Sintering is the process of compacting and forming a solid mass of material by heat or pressure without melting it to the point of liquefaction. Sintering happens naturally in mineral deposits or as a process used with metals, plastics. The atoms in the materials diffuse across the boundaries of the particles, fusing the particles together, the study of sintering in metallurgy powder-related processes is known as powder metallurgy. An example of sintering can be observed when ice cubes in a glass of water adhere to each other, examples of pressure-driven sintering are the compacting of snowfall to a glacier, or the forming of a hard snowball by pressing loose snow together. The word sinter comes from the Middle High German sinter, a cognate of English cinder, the driving force for densification is the change in free energy from the decrease in surface area and lowering of the surface free energy by the replacement of solid-vapor interfaces. It forms new but lower-energy solid-solid interfaces with a decrease in free energy occurring.
On a microscopic scale, material transfer is affected by the change in pressure, If the size of the particle is small, these effects become very large in magnitude. For properties such as strength and conductivity, the area in relation to the particle size is the determining factor. The variables that can be controlled for any material are the temperature. Through time, the radius and the vapor pressure are proportional to 2/3 and to 1/3. The source of power for solid-state processes is the change in free or chemical energy between the neck and the surface of the particle. The pore elimination occurs faster for a trial with many pores of uniform size, for the latter portions of the process and lattice diffusion from the boundary become important. Sintering is part of the process used in the manufacture of pottery. These objects are made from such as glass, zirconia, magnesia, beryllium oxide. Some ceramic raw materials have an affinity for water and a lower plasticity index than clay. Sintering is performed at high temperature, second and/or third external force could be used.
Commonly used second external force is pressure, so, the sintering that performed just using temperature is generally called pressureless sintering. Pressureless sintering is possible with graded metal-ceramic composites, with a nanoparticle sintering aid, a variant used for 3D shapes is called hot isostatic pressing
It extends from the earliest known use of stone tools, probably by Homo habilis initially,2.6 million years ago, to the end of the Pleistocene around 10,000 BP. The Paleolithic era is followed by the Mesolithic, the date of the Paleolithic–Mesolithic boundary may vary by locality as much as several thousand years. During the Paleolithic period, humans grouped together in small societies such as bands, the Paleolithic is characterized by the use of knapped stone tools, although at the time humans used wood and bone tools. Other organic commodities were adapted for use as tools, including leather and vegetable fibers, due to their nature, surviving artifacts of the Paleolithic era are known as paleoliths. About 50,000 years ago, there was a increase in the diversity of artifacts. For the first time in Africa, bone artifacts and the first art appear in the archaeological record, the first evidence of human fishing is noted, from artifacts in places such as Blombos cave in South Africa. The new technology generated an explosion of modern humans which is believed to have led to the extinction of the Neanderthals.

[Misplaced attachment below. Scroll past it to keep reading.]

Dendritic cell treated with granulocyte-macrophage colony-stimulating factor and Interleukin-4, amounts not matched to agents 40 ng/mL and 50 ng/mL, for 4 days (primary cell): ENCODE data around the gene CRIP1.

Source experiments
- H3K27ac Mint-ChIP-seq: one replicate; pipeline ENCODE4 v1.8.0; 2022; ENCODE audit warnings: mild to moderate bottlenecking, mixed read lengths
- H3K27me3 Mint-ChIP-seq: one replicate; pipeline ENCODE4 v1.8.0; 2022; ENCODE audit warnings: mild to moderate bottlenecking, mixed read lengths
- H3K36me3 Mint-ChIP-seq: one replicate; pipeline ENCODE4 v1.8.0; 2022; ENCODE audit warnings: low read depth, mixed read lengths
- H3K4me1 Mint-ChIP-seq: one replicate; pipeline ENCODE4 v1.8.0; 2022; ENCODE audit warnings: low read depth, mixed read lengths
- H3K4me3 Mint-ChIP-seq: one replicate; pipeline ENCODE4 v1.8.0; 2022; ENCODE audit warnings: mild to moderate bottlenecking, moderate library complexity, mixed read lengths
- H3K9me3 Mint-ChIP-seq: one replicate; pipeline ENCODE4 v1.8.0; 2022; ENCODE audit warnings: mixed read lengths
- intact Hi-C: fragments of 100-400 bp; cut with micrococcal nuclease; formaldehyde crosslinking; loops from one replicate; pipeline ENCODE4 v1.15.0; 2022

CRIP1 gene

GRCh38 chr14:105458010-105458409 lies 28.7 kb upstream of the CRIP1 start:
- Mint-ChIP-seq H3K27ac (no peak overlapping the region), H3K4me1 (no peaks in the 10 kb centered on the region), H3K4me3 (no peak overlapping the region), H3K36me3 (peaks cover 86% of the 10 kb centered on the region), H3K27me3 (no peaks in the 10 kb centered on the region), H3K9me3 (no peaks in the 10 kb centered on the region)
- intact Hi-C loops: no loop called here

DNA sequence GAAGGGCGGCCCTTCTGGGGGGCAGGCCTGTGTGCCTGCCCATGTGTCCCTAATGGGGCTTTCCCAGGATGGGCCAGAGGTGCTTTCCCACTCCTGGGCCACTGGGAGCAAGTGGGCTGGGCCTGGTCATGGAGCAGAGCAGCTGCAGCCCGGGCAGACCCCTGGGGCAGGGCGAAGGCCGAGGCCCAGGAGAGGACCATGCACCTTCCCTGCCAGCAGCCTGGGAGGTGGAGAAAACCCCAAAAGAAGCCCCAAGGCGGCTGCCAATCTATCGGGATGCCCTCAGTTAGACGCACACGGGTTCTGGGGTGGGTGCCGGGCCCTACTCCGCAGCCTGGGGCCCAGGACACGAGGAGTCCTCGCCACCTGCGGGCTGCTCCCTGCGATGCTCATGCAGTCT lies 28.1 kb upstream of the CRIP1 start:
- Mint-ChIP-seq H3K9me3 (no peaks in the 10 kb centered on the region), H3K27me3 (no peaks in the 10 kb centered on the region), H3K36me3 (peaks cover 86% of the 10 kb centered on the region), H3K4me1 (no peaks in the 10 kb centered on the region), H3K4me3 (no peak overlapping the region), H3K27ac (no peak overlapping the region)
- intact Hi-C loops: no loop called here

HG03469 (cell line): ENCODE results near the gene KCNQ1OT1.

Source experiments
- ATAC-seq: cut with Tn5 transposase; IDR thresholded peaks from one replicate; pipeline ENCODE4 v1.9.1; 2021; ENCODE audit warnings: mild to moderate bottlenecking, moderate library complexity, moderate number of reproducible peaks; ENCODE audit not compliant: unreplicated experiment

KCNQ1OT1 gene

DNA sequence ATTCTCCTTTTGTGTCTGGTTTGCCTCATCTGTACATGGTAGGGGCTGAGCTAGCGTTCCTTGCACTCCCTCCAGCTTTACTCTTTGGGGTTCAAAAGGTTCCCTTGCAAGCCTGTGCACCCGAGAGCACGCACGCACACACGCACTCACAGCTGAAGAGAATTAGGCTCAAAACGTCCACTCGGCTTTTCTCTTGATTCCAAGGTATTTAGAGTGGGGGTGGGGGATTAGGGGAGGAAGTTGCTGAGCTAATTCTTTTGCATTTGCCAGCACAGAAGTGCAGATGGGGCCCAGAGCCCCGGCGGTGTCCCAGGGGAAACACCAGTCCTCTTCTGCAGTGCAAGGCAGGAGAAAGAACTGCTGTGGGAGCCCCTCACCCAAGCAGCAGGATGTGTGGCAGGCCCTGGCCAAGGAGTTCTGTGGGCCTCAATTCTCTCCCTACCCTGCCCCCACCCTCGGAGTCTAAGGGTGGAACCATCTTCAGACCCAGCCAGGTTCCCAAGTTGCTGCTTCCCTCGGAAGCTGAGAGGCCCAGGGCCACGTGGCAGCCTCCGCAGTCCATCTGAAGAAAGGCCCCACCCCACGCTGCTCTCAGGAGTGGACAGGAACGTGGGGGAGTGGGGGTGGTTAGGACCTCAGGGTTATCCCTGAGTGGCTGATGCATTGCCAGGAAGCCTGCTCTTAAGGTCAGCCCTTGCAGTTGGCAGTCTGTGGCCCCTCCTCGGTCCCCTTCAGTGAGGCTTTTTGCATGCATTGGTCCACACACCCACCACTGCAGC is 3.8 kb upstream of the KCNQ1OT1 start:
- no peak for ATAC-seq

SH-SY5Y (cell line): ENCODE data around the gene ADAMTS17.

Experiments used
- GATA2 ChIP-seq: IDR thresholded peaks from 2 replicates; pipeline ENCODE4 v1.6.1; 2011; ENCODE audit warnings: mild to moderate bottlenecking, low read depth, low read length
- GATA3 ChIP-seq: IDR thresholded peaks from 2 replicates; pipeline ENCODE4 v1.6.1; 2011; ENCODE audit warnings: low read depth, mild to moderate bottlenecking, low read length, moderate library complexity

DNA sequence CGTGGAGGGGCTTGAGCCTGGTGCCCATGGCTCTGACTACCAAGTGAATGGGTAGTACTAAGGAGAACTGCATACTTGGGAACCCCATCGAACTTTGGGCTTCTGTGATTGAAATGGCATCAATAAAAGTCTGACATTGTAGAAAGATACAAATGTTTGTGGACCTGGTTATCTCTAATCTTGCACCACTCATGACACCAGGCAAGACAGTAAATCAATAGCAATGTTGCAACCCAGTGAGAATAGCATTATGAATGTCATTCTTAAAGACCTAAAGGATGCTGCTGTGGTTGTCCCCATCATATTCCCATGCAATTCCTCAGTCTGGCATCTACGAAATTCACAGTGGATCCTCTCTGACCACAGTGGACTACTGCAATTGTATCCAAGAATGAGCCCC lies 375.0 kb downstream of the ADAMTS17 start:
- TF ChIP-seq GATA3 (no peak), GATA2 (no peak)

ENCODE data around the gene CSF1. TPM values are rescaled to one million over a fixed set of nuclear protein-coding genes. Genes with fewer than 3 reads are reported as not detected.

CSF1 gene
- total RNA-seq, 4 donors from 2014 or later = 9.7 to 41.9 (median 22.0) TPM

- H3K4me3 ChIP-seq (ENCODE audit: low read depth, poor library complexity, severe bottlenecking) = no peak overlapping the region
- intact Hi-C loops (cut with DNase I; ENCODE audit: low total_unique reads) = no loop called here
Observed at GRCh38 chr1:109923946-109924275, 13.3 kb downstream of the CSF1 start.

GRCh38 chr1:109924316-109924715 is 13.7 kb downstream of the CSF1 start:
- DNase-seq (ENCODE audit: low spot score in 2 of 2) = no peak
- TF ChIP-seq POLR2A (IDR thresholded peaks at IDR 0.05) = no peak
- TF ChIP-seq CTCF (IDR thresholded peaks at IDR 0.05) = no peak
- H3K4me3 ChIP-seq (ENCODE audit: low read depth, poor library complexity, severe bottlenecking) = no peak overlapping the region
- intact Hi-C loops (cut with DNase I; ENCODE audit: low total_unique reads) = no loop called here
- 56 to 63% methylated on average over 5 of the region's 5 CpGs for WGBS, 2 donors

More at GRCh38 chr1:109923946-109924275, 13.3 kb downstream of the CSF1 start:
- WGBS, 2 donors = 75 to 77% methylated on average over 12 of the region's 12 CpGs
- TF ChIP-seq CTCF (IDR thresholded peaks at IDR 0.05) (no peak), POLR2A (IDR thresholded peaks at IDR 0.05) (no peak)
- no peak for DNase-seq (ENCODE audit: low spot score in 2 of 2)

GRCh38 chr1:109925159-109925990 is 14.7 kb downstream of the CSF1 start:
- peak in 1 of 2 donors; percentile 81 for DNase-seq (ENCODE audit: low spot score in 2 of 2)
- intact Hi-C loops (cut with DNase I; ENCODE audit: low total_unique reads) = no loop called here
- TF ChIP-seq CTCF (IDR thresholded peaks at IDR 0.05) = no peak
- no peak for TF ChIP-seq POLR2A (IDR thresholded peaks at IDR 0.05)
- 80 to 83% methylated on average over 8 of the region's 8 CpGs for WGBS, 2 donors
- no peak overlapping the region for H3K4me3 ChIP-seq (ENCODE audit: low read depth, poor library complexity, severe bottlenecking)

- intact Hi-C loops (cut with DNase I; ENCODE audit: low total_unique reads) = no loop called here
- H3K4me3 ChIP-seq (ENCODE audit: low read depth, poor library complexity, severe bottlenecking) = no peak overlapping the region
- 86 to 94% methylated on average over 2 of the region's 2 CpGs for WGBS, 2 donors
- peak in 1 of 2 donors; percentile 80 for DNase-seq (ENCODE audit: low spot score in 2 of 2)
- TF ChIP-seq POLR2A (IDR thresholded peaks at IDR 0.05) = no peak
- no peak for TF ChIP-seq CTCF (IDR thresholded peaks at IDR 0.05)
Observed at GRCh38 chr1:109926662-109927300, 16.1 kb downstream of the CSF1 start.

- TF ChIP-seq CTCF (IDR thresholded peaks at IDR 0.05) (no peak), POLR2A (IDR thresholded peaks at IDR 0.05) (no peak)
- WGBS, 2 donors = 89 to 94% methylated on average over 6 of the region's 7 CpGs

Humankind gradually evolved from members of the genus Homo—such as Homo habilis. The climate during the Paleolithic consisted of a set of glacial and interglacial periods in which the climate periodically fluctuated between warm and cool temperatures, by c. 50,000 – c. 40,000 BP, the first humans set foot in Australia. By c. 45,000 BP, humans lived at 61°N latitude in Europe, by c. 30,000 BP, Japan was reached, and by c. 27,000 BP humans were present in Siberia, above the Arctic Circle. At the end of the Upper Paleolithic, a group of humans crossed Beringia, the term Paleolithic was coined by archaeologist John Lubbock in 1865. It derives from Greek, παλαιός, old, and λίθος, stone, human evolution is the part of biological evolution concerning the emergence of anatomically modern humans as a distinct species. The Paleolithic Period coincides almost exactly with the Pleistocene epoch of geologic time and this epoch experienced important geographic and climatic changes that affected human societies.
During the preceding Pliocene, continents had continued to drift from possibly as far as 250 km from their present locations to positions only 70 km from their current location. South America became linked to North America through the Isthmus of Panama, most of Central America formed during the Pliocene to connect the continents of North and South America, allowing fauna from these continents to leave their native habitats and colonize new areas. Africas collision with Asia created the Mediterranean Sea, cutting off the remnants of the Tethys Ocean, climates during the Pliocene became cooler and drier, and seasonal, similar to modern climates. The formation of an Arctic ice cap around 3 million years ago is signaled by a shift in oxygen isotope ratios and ice-rafted cobbles in the North Atlantic. Mid-latitude glaciation probably began before the end of the epoch, the global cooling that occurred during the Pliocene may have spurred on the disappearance of forests and the spread of grasslands and savannas